We have a special guest arriving in Christchurch this weekend – NASA’s Strategic Observatory for Infrared Astronomy (SOFIA). Built into the frame of a specially modified Boeing 747 jumbo jet (and thus hard to miss), SOFIA is the world’s only airborne telescope, designed to soar above the water vapor and other lower atmosphere distortions that cause problems for ground-based observatories.
A collaboration between NASA and the German Aerospace Center (DLR), SOFIA can fly for extended periods well above 40,000 feet (12,000 meters), allowing its astronomers to conduct infrared research that would be impossible on the surface of the Earth. The plane carries an array of instruments including a high-speed imager and a sensitive far-infrared spectrometer.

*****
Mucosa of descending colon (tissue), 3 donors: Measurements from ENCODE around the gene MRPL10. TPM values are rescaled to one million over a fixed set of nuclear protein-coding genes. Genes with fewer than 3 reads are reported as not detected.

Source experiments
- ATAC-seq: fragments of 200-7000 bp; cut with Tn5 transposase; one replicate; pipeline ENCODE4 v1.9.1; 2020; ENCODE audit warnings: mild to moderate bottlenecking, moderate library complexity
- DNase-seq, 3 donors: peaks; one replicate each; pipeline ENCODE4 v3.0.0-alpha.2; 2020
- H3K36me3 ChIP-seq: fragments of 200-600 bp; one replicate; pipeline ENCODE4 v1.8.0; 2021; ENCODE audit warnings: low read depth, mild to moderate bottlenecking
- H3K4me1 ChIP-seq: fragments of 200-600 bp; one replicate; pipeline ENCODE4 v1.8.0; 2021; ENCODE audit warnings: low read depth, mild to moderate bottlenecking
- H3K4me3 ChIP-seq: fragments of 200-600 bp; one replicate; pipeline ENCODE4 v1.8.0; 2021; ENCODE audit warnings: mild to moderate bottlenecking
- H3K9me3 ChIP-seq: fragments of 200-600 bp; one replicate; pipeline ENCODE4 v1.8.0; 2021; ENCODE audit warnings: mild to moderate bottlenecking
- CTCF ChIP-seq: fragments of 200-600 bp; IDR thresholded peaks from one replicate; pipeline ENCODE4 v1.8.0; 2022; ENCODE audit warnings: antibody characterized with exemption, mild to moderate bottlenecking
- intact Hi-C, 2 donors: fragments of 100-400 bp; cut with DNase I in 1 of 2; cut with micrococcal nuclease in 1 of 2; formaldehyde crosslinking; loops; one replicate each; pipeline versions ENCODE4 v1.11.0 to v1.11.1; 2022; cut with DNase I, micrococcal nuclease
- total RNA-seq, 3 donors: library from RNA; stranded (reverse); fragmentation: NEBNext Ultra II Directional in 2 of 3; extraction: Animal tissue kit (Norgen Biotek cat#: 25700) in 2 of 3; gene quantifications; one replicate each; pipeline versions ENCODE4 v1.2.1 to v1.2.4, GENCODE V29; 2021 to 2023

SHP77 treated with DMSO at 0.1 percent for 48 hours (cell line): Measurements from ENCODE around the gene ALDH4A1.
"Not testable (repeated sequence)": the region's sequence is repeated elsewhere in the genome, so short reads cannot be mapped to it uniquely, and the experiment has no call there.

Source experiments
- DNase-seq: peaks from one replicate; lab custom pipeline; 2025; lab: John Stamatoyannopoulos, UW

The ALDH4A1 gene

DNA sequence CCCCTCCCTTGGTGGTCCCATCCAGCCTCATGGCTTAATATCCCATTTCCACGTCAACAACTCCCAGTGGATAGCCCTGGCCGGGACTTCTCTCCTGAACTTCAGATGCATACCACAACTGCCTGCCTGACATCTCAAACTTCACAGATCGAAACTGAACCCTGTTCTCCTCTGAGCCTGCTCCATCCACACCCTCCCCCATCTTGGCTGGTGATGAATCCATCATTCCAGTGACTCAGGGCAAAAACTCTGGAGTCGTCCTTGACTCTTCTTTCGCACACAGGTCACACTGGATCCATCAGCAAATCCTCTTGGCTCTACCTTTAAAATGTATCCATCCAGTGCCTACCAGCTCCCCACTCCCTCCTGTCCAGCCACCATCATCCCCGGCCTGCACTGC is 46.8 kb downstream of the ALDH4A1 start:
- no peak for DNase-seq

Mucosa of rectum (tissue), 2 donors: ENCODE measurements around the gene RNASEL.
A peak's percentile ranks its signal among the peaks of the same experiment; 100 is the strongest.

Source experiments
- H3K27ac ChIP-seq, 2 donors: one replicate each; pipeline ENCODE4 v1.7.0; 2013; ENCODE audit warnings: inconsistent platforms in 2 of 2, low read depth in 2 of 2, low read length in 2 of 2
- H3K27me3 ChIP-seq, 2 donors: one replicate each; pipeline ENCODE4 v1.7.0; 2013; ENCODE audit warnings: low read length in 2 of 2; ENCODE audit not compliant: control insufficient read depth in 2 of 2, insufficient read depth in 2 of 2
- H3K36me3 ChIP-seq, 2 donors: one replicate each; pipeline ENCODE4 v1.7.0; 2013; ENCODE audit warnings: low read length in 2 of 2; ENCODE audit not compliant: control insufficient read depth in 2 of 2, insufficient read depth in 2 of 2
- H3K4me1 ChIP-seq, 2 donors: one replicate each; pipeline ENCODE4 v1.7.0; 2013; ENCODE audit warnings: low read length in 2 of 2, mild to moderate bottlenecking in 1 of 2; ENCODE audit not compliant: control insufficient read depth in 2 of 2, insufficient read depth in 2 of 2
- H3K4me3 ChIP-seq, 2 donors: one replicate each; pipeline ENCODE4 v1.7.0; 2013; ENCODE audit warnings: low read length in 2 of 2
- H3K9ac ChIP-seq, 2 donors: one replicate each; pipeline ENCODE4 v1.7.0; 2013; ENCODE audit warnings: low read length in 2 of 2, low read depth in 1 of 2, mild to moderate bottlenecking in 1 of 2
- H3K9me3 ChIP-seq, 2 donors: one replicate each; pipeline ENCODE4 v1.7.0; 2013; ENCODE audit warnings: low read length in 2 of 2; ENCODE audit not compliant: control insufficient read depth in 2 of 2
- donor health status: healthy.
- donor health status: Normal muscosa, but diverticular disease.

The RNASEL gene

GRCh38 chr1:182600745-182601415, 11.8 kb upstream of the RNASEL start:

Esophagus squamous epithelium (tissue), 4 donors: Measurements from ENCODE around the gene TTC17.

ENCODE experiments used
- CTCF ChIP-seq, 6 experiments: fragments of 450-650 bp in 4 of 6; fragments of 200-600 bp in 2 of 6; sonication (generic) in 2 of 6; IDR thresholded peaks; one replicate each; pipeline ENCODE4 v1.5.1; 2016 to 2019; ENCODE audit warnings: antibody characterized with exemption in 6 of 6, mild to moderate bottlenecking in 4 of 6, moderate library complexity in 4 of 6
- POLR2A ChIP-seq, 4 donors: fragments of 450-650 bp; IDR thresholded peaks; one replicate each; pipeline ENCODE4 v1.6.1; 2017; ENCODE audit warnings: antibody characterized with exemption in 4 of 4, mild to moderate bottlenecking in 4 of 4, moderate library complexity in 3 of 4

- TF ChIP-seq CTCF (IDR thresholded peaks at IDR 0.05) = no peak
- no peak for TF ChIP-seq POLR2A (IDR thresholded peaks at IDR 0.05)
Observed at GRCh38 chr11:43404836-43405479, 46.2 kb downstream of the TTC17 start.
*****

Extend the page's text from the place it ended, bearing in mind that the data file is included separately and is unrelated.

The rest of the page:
Research performed on SOFIA can provide insights into distant star formation, the chemical composition of deep space, and the nature of the atmospheres of other planets within our solar system. The current mission is focused on studying G35, a massive protostar still in the early stages of its development. G35 provides an excellent opportunity to learn more about how stars are formed.
With a far southern latitude, long runway, and uncongested air space, Christchurch is an ideal base for SOFIA’s current mission. Over the course of the next three weeks or so, SOFIA will make nine long (all-night) flights around New Zealand air space studying the heavens before heading home to California.
SOFIA is currently scheduled to arrive in Christchurch this Sunday afternoon. If you live in the area, keep an eye out for the huge plane with the NASA logo and German and American flags. It’s quite a sight.